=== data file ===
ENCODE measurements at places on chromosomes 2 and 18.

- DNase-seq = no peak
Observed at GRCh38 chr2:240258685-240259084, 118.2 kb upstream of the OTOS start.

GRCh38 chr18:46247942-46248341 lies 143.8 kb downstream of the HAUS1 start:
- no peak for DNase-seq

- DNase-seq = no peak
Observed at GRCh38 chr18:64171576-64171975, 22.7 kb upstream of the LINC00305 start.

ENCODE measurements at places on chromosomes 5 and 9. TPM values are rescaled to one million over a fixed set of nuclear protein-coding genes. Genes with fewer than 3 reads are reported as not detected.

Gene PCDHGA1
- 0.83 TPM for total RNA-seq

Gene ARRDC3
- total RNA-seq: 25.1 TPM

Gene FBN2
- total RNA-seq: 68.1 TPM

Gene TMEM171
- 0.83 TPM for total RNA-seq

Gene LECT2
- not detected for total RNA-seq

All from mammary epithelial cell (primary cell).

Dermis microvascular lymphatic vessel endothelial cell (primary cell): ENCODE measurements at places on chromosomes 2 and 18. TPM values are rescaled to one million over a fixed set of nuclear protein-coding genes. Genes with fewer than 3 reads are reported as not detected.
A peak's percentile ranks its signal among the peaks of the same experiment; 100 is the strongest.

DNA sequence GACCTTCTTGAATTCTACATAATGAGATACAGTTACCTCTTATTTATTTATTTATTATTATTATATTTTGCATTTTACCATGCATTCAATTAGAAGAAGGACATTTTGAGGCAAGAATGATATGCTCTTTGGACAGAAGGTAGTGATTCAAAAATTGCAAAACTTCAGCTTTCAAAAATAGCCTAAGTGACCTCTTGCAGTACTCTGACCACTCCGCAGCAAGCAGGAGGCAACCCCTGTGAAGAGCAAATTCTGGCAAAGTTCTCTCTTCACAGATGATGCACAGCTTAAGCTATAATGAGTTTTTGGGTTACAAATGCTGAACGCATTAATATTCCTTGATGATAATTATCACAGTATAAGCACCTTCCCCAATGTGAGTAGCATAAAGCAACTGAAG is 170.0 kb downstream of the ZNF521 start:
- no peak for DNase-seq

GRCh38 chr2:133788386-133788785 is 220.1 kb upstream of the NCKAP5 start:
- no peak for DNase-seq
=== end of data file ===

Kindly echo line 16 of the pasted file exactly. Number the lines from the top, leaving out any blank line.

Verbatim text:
- 0.83 TPM for total RNA-seq